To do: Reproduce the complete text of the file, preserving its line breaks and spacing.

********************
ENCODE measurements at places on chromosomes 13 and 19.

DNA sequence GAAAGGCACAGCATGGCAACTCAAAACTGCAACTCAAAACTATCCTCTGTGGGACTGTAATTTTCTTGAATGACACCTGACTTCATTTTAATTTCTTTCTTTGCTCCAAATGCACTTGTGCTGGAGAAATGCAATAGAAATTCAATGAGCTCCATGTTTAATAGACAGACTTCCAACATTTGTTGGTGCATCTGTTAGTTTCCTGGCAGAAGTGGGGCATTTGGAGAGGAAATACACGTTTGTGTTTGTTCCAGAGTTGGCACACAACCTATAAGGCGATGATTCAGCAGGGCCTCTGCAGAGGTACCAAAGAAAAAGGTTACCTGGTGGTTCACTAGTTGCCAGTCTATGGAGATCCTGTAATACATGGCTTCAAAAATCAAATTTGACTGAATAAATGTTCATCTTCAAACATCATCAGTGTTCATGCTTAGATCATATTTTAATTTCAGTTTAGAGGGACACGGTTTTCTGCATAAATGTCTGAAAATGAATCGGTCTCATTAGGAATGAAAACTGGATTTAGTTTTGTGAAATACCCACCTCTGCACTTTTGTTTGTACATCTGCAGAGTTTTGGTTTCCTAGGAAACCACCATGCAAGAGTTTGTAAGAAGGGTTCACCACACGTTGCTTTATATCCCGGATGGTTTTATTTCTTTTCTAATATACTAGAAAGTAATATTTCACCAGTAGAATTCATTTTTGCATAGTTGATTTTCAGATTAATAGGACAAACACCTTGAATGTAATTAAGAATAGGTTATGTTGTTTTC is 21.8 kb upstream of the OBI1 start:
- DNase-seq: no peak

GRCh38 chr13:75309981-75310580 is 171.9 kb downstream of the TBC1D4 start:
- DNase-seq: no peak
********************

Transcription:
ENCODE measurements at places on chromosomes 13 and 19.

DNA sequence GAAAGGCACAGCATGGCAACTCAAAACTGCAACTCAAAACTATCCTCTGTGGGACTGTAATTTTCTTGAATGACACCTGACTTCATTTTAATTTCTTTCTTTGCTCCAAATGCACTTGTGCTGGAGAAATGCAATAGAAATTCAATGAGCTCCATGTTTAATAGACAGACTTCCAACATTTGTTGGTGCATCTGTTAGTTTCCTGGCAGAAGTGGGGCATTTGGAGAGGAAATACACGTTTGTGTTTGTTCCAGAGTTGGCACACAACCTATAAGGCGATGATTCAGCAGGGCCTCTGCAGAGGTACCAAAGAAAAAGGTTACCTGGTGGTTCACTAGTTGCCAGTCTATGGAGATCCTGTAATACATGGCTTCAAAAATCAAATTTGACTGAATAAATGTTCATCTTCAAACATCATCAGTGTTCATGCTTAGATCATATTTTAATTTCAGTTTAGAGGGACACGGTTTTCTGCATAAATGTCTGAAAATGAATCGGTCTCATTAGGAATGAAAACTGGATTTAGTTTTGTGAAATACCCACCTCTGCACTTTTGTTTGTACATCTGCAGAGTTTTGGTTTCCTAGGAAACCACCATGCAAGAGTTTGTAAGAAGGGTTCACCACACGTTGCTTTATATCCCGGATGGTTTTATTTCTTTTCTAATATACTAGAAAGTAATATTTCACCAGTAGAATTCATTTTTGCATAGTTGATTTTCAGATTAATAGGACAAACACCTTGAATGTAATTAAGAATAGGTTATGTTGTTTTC is 21.8 kb upstream of the OBI1 start:
- DNase-seq: no peak

GRCh38 chr13:75309981-75310580 is 171.9 kb downstream of the TBC1D4 start:
- DNase-seq: no peak